Key Takeaways from “Commitment Behaviour in the World Trade Organization’s Trade Facilitation Agreement” by Hillberry and Zurita (2022)

April 26, 2022


Carlos Zurita, Doctoral Candidate

The World Trade Organization’s (WTO) most recent agreement, the Trade Facilitation Agreement (TFA), entered into force in 2017. The purpose of the TFA is to simplify, modernize and harmonize rules and procedures that affect the movement of goods across international borders (WTO, 2022a). Among the measures are regulations on the controls and inspections of imported goods. This particularly affects imports of agricultural perishable food products and feedstuff, given that they may require laboratory testing for food safety or agriculture; and an efficient customs clearance and release. A novelty of the TFA is that it allows developing country members to choose a subset of the total package of commitments that they are prepared to implement, and defer commitments on other measures until their governments are capable of successful implementation. The purpose of this article is to review the findings of Hillberry and Zurita (2022), which studies variation in countries’ commitment behavior in the agreement.[1]


The agreement contains a total of 238 commitments and countries were able to commit to implementing a subset of the measures. Countries with more commitments are likely to have more efficient customs. As of today, the TFA has a global implementation rate of 74.8% (WTO, 2022b). Developed country members are presumed to have implemented all measures and may assist developing country members in capacity building to reach full implementation of the TFA (WTO, 2021). A first part of the analysis in Hillberry and Zurita (2022) asks how many measures countries committed to and which measures were they. To do so, they group commitments into 36 areas of regulation defined by the TFA Facility published by the WTO (2021). Among developing countries, some areas have implementation rates that are above 80%, while other areas have an implementation rates that are less than 35%. The areas with the highest implementation rates are those that require simple regulatory changes. An example of such areas is Pre-Shipment Inspection, which asks a country member to end revising tariff classifications in pre-shipment inspections. On the other hand, the areas with the lowest implementation rates, such as Single Windows require more resources, like IT infrastructure, and more coordination between government agencies. A single window allows a trading firm to interact with customs and all other border agencies through a single electronic portal.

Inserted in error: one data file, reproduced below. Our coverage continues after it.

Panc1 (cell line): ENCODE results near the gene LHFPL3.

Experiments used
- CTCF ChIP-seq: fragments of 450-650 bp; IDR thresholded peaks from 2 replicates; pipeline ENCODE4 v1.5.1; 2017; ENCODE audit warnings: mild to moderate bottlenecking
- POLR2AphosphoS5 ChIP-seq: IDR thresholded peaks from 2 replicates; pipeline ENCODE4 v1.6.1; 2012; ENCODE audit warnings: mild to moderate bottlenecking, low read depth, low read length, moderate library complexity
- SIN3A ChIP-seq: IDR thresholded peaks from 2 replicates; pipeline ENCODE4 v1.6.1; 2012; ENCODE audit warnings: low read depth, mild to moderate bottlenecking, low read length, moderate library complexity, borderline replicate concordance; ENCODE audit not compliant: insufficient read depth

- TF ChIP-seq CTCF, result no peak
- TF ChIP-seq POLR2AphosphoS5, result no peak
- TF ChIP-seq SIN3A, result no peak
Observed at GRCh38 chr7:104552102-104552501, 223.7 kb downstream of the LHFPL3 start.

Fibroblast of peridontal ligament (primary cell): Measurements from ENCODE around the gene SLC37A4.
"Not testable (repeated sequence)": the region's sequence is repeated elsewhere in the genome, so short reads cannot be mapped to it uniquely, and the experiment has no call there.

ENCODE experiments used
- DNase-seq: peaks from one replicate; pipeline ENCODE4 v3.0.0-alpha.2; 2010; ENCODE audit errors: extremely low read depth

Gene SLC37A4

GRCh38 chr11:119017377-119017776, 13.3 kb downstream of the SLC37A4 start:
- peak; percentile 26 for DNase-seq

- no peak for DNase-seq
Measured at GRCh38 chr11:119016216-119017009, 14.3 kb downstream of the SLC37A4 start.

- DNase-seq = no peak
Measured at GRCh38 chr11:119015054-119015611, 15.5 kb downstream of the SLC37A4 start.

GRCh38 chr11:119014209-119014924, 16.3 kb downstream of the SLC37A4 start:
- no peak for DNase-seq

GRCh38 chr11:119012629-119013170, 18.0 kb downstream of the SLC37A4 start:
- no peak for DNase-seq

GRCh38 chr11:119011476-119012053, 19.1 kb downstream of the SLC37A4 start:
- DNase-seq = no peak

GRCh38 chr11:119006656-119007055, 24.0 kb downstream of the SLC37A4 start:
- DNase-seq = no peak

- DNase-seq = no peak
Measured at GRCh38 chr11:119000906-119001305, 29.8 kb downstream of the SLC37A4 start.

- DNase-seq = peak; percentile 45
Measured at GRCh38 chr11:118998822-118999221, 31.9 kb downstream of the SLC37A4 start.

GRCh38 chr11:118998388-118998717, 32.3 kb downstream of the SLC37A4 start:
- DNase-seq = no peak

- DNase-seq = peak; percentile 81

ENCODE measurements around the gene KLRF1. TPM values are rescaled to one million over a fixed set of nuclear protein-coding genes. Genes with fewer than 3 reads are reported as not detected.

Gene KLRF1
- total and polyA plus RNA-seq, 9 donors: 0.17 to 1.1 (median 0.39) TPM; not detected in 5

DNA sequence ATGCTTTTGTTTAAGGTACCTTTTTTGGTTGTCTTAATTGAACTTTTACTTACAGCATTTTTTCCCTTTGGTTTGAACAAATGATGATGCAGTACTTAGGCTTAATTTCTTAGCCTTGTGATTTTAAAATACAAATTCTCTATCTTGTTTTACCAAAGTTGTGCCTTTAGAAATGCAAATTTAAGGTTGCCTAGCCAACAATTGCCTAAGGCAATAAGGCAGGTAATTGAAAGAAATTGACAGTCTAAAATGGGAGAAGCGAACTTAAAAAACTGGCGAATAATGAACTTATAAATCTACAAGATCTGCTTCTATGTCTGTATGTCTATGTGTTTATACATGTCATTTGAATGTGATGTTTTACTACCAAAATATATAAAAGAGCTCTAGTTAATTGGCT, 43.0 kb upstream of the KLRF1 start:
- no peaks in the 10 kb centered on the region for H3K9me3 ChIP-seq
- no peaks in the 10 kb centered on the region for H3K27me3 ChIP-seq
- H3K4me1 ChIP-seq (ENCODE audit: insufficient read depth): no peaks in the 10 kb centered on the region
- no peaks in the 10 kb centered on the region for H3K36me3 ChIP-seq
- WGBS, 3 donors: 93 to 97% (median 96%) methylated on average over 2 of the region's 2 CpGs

A second part of the analysis in Hillberry and Zurita (2022) relates the number of commitments made to country characteristics such as countries’ income level, population size, and aid-for-trade funds received. Figure 1 shows the relationship between the number of commitments made and per capita income (Gross Domestic Product [GDP] per capita), where each point represents a member country. The figure reveals a positive relationship between the two variables, meaning that higher income countries made more commitments. A statistical model of these data shows that, in a typical country, doubling income per capita implies 36 more commitments (Hillberry and Zurita, 2022). Additionally, countries with larger populations make more commitments, compared to other countries with similar levels of income. Moreover, increasing one dollar of per capita aid for trade facilitation translates to four additional commitments.


Figure 1. Number of type A commitments vs. log-GDP per capita Source: Hillberry and Zurita (forthcoming)

Figure 1. Number of type A commitments vs. log-GDP per capita
Source: Hillberry and Zurita (forthcoming)


A third part of the analysis attempts to explore variation in the kinds of commitments made, which is potentially different than variation in the number of commitments made. It could be, for example, that island countries face similar logistical challenges, and so make a subset of commitments with similar contents. Hillberry and Zurita’s (2022) results indicate, however, that differences in the content of the commitments depend mostly upon the number of commitments made. In this sense, the TFA measures could be understood as a hierarchy. Developing countries with low trade facilitation capacity implement those commitments that are widely adopted; while countries with higher trade facilitation capacities make those commitments that are perceived as the most challenging to implement.




Beckman, Jayson. 2021. Reforming Market Access in Agricultural Trade: Tariff Removal and the Trade Facilitation Agreement, ERR 280, April 2021. U.S. Department of Agriculture, Economic Research Service.

Hillberry, R., & Zurita, C. (2022). Commitment Behaviour in the World Trade Organization trade facilitation agreement. The World Economy, 45(1), 36– 75.

World Trade Organization (2015). Implementing the Trade Facilitation Agreement. In OECD/WTO, Aid for Trade at a Glance 2015: Reducing Trade Costs for Inclusive, Sustainable Growth (pp. 109 – 132). WTO, Geneva/OECD Publishing, Paris,

World Trade Organization (2021). Trade Facilitation Agreement Facility.

World Trade Organization (2022a). Trade Facilitation.

World Trade Organization (2022b). Trade Facilitation Agreement Database.


[1] They focus on the so-called Type A commitments, which are those which countries agreed to have in place within one year of the entry-into-force of the TFA. The commitments that a country was not prepared to implement upon ratification of the TFA, are listed as Type B or Type C commitments.

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